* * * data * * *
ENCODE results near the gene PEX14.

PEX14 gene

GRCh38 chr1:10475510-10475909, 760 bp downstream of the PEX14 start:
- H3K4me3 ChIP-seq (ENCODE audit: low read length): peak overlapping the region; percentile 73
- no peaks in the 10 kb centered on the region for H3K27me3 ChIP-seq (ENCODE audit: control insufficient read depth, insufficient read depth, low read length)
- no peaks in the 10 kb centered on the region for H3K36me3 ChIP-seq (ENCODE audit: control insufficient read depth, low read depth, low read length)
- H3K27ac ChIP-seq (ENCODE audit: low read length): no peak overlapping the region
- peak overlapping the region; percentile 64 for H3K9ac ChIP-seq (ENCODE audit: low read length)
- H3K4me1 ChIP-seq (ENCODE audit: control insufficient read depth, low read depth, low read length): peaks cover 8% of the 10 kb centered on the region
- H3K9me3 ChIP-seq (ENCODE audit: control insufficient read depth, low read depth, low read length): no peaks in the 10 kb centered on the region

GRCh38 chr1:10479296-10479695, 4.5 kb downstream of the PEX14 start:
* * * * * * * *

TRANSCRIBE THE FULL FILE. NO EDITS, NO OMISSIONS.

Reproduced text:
ENCODE results near the gene PEX14.

PEX14 gene

GRCh38 chr1:10475510-10475909, 760 bp downstream of the PEX14 start:
- H3K4me3 ChIP-seq (ENCODE audit: low read length): peak overlapping the region; percentile 73
- no peaks in the 10 kb centered on the region for H3K27me3 ChIP-seq (ENCODE audit: control insufficient read depth, insufficient read depth, low read length)
- no peaks in the 10 kb centered on the region for H3K36me3 ChIP-seq (ENCODE audit: control insufficient read depth, low read depth, low read length)
- H3K27ac ChIP-seq (ENCODE audit: low read length): no peak overlapping the region
- peak overlapping the region; percentile 64 for H3K9ac ChIP-seq (ENCODE audit: low read length)
- H3K4me1 ChIP-seq (ENCODE audit: control insufficient read depth, low read depth, low read length): peaks cover 8% of the 10 kb centered on the region
- H3K9me3 ChIP-seq (ENCODE audit: control insufficient read depth, low read depth, low read length): no peaks in the 10 kb centered on the region

GRCh38 chr1:10479296-10479695, 4.5 kb downstream of the PEX14 start: